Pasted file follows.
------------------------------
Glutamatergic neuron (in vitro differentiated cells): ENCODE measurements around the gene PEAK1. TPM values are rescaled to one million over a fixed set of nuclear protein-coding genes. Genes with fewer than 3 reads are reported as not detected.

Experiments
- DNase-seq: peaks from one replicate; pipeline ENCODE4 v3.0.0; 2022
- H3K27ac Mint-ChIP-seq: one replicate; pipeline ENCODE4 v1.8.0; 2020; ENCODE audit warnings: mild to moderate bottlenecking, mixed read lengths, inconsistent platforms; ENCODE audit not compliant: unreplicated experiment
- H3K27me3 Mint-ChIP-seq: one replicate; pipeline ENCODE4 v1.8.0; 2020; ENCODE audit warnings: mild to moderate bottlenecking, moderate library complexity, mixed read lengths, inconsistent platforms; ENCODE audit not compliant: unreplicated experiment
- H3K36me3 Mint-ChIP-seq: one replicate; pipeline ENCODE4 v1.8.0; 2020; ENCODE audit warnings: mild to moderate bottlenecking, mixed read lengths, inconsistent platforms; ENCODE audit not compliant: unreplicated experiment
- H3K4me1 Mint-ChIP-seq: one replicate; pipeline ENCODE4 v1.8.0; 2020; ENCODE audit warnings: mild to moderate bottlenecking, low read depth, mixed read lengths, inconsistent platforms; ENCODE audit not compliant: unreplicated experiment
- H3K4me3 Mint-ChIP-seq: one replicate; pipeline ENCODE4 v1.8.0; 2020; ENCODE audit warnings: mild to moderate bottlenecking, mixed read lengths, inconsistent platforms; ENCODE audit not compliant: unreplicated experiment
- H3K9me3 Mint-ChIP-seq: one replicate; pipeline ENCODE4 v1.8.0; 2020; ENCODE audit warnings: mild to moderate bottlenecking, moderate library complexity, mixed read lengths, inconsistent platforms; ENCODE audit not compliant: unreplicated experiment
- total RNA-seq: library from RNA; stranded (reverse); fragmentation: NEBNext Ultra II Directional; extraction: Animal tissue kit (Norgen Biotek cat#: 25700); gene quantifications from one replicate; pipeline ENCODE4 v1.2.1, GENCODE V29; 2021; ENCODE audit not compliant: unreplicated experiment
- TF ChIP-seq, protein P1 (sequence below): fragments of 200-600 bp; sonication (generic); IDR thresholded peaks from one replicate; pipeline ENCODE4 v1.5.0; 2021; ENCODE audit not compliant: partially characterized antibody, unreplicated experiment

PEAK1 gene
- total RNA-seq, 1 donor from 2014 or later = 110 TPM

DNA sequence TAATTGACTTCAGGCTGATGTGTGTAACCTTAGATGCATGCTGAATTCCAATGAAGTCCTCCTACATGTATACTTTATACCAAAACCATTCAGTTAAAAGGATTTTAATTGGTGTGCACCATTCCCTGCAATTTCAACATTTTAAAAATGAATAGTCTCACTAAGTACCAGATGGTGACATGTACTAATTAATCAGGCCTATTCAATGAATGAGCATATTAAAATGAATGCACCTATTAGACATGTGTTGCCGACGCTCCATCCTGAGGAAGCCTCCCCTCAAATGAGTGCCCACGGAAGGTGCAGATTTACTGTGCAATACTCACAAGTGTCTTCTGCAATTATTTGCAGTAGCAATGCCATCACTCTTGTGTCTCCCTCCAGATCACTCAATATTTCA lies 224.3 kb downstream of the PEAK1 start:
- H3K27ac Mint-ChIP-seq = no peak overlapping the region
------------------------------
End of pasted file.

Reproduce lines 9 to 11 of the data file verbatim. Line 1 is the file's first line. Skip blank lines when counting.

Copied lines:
- H3K9me3 Mint-ChIP-seq: one replicate; pipeline ENCODE4 v1.8.0; 2020; ENCODE audit warnings: mild to moderate bottlenecking, moderate library complexity, mixed read lengths, inconsistent platforms; ENCODE audit not compliant: unreplicated experiment
- total RNA-seq: library from RNA; stranded (reverse); fragmentation: NEBNext Ultra II Directional; extraction: Animal tissue kit (Norgen Biotek cat#: 25700); gene quantifications from one replicate; pipeline ENCODE4 v1.2.1, GENCODE V29; 2021; ENCODE audit not compliant: unreplicated experiment
- TF ChIP-seq, protein P1 (sequence below): fragments of 200-600 bp; sonication (generic); IDR thresholded peaks from one replicate; pipeline ENCODE4 v1.5.0; 2021; ENCODE audit not compliant: partially characterized antibody, unreplicated experiment